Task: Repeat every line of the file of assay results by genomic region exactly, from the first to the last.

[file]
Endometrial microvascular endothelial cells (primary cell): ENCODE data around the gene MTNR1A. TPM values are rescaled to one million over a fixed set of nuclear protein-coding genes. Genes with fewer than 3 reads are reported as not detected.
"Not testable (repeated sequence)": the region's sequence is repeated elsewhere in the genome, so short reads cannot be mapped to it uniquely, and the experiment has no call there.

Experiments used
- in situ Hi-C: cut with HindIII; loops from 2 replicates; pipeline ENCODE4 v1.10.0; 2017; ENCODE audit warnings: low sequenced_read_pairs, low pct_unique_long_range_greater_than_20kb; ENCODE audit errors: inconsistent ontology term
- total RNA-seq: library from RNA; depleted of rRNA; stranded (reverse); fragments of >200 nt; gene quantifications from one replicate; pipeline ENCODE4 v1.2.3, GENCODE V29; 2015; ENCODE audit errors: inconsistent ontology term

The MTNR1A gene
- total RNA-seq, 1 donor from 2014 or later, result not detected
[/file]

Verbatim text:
Endometrial microvascular endothelial cells (primary cell): ENCODE data around the gene MTNR1A. TPM values are rescaled to one million over a fixed set of nuclear protein-coding genes. Genes with fewer than 3 reads are reported as not detected.
"Not testable (repeated sequence)": the region's sequence is repeated elsewhere in the genome, so short reads cannot be mapped to it uniquely, and the experiment has no call there.

Experiments used
- in situ Hi-C: cut with HindIII; loops from 2 replicates; pipeline ENCODE4 v1.10.0; 2017; ENCODE audit warnings: low sequenced_read_pairs, low pct_unique_long_range_greater_than_20kb; ENCODE audit errors: inconsistent ontology term
- total RNA-seq: library from RNA; depleted of rRNA; stranded (reverse); fragments of >200 nt; gene quantifications from one replicate; pipeline ENCODE4 v1.2.3, GENCODE V29; 2015; ENCODE audit errors: inconsistent ontology term

The MTNR1A gene
- total RNA-seq, 1 donor from 2014 or later, result not detected